While other scholars have noted the importance of those verses (and spilled a great deal of ink doing so), Tilling points out that really, the whole section of 1 Corinthians 8-10 is framed in terms of the proper worship, love, and knowledge of God (8:1-3). Paul is challenging the Corinthian believer’s appeal to freedom and knowledge to eat idol meat, to consider the implication it has for their relationship with Christ in ways that are only suited for Israel’s God. What is need is a “relational hermeneutic” (87), to properly see the way Paul’s argument progresses.
Now, I can’t summarize or reproduce his argument here, in full, but I did want to highlight a few exegetical nuggets on along these lines.
First, there’s the rather curious line about the way going to eat Temple meat and wounding your brother’s conscience is a “sin against Christ” (8:12). At first, it seems like the point is that by sinning against your brother, you’re sinning against Christ, because you’re sinning against the body of Christ. But Tilling points out (among a number of other things), that if that’s what Paul meant, he could have said so explicitly as he does elsewhere (1 Corinthians 10:9, 22). Instead, it seems appropriate the read the relationship more directly as an example of Paul treating Christ as God. Much as David confesses that his sin with Bathsheba against Uriah is directly against God (Ps. 51), Paul’s “simple and natural reflex” was to see this sin against a brother as directly against Christ (94).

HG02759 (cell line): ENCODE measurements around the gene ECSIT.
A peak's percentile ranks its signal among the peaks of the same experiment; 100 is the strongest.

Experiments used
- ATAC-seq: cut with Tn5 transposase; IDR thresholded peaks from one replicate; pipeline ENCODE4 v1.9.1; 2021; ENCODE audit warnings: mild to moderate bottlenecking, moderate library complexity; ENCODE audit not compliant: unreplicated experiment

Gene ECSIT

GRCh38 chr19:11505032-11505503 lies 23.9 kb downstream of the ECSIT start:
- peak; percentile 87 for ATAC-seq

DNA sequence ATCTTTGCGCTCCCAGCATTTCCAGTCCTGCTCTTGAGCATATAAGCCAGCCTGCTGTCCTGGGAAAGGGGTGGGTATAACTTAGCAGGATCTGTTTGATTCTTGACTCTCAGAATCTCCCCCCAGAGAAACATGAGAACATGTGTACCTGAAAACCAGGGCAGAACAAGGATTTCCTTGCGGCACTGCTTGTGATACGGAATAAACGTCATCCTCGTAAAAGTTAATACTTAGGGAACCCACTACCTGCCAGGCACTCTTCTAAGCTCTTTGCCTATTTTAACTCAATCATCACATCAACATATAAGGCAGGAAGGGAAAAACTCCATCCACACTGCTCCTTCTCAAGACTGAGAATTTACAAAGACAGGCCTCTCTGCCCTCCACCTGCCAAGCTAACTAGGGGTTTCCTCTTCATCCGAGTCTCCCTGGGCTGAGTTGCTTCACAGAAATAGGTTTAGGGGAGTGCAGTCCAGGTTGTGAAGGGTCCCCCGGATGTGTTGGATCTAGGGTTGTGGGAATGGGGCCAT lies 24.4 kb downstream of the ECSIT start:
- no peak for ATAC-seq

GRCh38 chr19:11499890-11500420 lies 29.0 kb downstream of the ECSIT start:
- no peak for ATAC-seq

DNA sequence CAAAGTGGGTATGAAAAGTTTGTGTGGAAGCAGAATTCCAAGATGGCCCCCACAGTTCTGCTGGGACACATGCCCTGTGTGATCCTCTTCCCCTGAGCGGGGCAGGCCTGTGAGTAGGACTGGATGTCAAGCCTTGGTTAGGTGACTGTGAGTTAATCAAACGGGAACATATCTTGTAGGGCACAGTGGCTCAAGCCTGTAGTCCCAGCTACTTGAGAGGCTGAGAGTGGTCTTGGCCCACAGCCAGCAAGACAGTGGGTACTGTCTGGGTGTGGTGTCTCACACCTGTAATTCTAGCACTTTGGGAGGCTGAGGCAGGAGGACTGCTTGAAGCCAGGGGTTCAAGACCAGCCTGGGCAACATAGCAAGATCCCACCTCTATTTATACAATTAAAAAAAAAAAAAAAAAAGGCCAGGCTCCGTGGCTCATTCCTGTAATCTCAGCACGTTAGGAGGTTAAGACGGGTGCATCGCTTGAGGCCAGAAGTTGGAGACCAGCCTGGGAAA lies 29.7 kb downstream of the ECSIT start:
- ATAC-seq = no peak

Jumping ahead to chapter 10, in his warning against idolatry, Paul cites a gnarly string of Old Testament narratives where YHWH judges the Israelites, ‘our ancestors’ in the faith (10:1-5), for various sins such as idolatry, sexual immorality, grumbling, testing the Lord, etc (10:6-10). What’s fascinating about these texts where Paul says, “we must not sorely test Christ, as some of them did” (10:9), is that here, “Paul…associates the relation between Israel and YHWH in the Pentateuchal narratives with the relation between the risen Lord and believers in Corinth” (96).
Continuing on, the same relation can be seen in Paul’s warnings about drinking from the cup of Christ and the cup of demons (10:14-22). In these verses, Paul is explicitly identifying eating meat in the pagan temples with idolatry and urging them to stay away from it (10:14). Why? Because even if there is no real “god” behind it, these meals are still communion meals, acts of “participation.” It’s an act of devotion that in the Old Testament was reserved for the Israelite and YHWH in the feasts and Temple cult. And yet, here we have Paul speaking not of the cup of “God”, but instead warning:
You cannot drink the cup of the Lord and the cup of demons. You cannot partake of the table of the Lord and the table of demons. (1 Corinthians 10:21)
Just as the Israelites were not supposed to provoke God by worshipping other gods, Christians should not “provoke the Lord to jealousy” (10:22), by trying to have it both ways. “Koinonia with respect to Christ…becomes the expression of covenant loyalty, of monotheistic loyalty without idolatry” (100).
Again, I’ve barely scratched the surface of Tilling’s argument (I’m only halfway through the book), but as the kids say, “what has been seen cannot be unseen.” Indeed, once you get a grip on Tilling’s basic argument, it becomes rather intuitive to begin to see it all over the place in Paul. And it seems that’s rather the point. Paul’s divine Christology is not only an affair of key, isolated proof-texts (as helpful as some of those are), but rather form the warp and woof of his whole thought.
Soli Deo Gloria